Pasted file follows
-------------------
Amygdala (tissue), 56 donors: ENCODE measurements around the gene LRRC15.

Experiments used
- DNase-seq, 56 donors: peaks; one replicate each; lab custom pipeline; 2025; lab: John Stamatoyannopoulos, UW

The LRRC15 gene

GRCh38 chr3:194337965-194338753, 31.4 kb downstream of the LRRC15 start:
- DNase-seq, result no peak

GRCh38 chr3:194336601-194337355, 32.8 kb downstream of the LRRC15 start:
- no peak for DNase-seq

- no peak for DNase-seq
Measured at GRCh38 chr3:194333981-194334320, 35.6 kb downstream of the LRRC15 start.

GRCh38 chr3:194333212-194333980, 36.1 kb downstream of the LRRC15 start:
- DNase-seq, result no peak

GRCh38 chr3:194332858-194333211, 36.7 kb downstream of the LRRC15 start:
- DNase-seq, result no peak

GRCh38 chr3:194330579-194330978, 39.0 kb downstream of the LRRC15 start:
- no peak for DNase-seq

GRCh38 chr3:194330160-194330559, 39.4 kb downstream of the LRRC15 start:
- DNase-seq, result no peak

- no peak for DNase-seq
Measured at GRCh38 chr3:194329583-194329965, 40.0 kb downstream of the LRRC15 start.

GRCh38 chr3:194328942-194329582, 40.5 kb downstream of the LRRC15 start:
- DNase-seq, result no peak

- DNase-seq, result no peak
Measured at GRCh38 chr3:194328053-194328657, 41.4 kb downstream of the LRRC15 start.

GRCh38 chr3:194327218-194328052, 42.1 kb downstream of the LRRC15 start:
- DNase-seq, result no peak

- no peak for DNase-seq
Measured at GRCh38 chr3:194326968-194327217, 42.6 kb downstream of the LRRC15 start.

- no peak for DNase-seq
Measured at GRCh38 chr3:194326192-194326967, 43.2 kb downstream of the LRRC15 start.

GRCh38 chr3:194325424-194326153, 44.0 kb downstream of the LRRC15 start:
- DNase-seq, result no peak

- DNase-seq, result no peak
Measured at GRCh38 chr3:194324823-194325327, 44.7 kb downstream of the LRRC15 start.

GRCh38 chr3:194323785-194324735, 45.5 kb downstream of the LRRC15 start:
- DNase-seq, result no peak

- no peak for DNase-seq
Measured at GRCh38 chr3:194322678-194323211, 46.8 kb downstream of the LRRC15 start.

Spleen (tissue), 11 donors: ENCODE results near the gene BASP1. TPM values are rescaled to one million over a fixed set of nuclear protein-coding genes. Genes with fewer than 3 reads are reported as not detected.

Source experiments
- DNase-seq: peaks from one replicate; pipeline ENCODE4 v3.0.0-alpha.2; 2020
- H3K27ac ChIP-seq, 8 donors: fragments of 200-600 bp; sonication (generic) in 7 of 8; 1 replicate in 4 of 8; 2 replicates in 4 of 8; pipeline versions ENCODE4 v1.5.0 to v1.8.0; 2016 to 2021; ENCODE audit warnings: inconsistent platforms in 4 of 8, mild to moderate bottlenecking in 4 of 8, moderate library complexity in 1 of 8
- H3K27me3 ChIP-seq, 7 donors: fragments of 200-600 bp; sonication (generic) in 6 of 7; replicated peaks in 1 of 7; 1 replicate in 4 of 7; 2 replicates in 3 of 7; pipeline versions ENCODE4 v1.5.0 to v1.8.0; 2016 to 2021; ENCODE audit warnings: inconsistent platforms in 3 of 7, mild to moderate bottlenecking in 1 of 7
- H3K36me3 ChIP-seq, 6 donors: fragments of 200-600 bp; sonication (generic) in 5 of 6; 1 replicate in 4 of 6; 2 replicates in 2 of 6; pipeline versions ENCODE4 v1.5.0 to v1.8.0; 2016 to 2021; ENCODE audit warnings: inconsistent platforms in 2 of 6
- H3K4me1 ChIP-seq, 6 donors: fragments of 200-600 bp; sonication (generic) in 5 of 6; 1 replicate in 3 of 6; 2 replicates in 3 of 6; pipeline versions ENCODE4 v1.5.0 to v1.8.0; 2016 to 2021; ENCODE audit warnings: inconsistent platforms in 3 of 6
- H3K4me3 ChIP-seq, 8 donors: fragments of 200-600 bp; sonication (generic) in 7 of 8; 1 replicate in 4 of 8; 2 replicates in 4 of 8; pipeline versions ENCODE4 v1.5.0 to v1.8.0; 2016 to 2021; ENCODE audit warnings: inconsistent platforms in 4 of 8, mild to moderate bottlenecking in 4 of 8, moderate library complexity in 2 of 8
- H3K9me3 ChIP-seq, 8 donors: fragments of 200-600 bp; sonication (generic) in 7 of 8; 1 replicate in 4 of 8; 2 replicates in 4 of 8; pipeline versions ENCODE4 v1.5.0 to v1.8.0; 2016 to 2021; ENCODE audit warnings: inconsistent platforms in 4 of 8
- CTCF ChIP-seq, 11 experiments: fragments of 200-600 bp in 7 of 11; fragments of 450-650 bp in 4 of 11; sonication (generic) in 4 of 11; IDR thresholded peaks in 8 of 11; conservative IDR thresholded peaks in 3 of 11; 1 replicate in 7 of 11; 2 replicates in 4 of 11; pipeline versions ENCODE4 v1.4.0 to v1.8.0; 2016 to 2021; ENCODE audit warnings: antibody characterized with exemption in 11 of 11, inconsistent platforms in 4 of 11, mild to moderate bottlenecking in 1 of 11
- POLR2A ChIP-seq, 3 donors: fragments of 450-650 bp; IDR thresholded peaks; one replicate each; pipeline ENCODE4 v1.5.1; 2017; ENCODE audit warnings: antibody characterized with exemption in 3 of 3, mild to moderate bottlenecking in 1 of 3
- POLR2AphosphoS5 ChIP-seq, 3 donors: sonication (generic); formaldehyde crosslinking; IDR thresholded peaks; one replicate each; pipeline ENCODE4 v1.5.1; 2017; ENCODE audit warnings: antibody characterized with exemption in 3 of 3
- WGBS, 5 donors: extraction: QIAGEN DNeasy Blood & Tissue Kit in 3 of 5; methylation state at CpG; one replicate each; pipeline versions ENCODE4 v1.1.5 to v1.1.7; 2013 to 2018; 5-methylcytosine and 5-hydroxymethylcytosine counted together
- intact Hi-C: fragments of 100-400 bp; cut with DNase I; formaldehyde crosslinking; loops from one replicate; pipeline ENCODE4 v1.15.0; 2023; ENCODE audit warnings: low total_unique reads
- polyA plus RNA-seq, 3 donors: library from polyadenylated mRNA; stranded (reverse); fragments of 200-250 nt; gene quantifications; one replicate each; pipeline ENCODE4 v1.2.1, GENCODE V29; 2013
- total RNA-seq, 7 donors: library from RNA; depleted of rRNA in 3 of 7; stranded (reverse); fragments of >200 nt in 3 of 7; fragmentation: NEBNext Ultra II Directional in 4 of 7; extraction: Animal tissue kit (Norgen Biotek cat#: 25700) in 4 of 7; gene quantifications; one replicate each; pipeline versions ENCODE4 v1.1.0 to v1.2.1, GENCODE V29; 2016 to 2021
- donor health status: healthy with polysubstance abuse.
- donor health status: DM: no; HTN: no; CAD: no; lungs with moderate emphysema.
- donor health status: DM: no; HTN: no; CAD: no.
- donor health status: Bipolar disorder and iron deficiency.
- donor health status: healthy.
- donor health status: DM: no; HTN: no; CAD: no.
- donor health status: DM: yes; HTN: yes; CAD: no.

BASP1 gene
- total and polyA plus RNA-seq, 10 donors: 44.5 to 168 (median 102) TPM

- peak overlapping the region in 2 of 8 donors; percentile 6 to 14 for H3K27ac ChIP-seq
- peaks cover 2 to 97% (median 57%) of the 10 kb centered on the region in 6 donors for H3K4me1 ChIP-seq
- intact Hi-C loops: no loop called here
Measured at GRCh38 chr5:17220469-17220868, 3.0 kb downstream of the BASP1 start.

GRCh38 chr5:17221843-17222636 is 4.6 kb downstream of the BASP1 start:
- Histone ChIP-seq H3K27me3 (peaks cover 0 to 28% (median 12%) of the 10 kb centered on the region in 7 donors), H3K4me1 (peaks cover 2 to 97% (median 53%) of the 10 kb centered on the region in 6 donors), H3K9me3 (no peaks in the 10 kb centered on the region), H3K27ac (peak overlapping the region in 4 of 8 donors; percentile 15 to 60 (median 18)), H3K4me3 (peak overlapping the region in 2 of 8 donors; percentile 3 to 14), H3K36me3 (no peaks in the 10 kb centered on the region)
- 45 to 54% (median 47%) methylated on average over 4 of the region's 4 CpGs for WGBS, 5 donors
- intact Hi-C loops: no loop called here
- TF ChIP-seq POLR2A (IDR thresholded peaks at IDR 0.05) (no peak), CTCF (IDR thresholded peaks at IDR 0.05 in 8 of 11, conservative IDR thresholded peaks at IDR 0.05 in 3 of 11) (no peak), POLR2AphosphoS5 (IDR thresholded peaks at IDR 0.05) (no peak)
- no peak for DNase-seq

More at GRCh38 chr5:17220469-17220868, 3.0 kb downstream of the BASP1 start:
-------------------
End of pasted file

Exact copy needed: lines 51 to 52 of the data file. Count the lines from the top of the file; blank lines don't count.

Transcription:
- WGBS, 5 donors: extraction: QIAGEN DNeasy Blood & Tissue Kit in 3 of 5; methylation state at CpG; one replicate each; pipeline versions ENCODE4 v1.1.5 to v1.1.7; 2013 to 2018; 5-methylcytosine and 5-hydroxymethylcytosine counted together
- intact Hi-C: fragments of 100-400 bp; cut with DNase I; formaldehyde crosslinking; loops from one replicate; pipeline ENCODE4 v1.15.0; 2023; ENCODE audit warnings: low total_unique reads